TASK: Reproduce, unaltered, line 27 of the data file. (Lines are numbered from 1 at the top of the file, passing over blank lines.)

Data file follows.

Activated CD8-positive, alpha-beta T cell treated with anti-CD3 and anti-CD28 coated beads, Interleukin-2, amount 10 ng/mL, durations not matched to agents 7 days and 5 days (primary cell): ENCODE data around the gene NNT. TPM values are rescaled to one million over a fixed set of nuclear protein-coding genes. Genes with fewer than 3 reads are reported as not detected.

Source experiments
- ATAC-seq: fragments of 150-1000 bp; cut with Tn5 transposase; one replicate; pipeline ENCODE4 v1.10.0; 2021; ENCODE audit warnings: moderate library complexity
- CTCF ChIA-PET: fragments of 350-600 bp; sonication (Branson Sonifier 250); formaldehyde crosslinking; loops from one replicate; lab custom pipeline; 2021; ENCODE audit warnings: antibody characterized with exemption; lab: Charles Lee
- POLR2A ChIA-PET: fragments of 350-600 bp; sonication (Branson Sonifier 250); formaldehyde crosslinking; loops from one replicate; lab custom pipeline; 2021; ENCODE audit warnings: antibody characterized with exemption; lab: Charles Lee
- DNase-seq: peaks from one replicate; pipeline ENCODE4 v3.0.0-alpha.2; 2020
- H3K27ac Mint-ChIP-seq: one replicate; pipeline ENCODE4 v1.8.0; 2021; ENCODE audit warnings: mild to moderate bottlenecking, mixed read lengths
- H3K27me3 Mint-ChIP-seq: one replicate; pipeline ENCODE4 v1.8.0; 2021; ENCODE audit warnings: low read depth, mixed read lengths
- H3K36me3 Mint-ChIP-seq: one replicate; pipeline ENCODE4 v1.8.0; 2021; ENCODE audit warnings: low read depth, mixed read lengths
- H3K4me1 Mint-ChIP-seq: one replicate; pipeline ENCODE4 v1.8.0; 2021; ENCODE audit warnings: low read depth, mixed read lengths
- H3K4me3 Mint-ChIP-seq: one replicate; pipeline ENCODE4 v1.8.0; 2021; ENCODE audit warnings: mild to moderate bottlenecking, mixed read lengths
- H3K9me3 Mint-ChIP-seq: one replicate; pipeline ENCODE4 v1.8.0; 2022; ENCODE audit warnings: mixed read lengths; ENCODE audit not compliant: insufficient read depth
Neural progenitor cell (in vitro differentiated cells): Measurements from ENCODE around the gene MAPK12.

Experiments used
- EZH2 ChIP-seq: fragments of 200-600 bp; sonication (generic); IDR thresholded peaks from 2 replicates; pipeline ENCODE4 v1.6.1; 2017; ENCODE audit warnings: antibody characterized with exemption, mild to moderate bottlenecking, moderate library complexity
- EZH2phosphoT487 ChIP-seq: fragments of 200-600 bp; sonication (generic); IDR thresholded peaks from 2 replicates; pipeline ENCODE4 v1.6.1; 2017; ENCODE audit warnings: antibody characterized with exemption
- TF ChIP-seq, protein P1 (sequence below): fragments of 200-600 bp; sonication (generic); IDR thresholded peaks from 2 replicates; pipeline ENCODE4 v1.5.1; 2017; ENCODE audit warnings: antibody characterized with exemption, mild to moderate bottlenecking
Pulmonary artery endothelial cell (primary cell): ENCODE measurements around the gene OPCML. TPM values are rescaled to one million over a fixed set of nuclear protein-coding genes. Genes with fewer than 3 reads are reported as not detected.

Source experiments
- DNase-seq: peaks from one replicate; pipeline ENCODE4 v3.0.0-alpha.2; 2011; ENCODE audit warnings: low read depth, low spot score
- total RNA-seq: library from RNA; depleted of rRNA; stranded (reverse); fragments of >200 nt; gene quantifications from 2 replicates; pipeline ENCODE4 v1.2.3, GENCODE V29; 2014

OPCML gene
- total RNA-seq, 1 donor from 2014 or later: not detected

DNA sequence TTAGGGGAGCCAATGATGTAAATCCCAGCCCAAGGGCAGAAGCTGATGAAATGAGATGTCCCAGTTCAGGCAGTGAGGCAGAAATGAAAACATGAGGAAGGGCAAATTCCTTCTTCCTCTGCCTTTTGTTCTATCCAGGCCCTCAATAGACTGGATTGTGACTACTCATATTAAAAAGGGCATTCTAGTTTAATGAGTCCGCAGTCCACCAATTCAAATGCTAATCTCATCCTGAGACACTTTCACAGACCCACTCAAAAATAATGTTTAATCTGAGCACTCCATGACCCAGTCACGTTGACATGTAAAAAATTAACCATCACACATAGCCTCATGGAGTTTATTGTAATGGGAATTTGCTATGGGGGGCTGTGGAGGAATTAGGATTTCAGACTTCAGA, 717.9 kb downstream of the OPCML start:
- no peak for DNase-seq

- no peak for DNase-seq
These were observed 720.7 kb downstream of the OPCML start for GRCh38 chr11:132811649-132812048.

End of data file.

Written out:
These were observed 720.7 kb downstream of the OPCML start for GRCh38 chr11:132811649-132812048.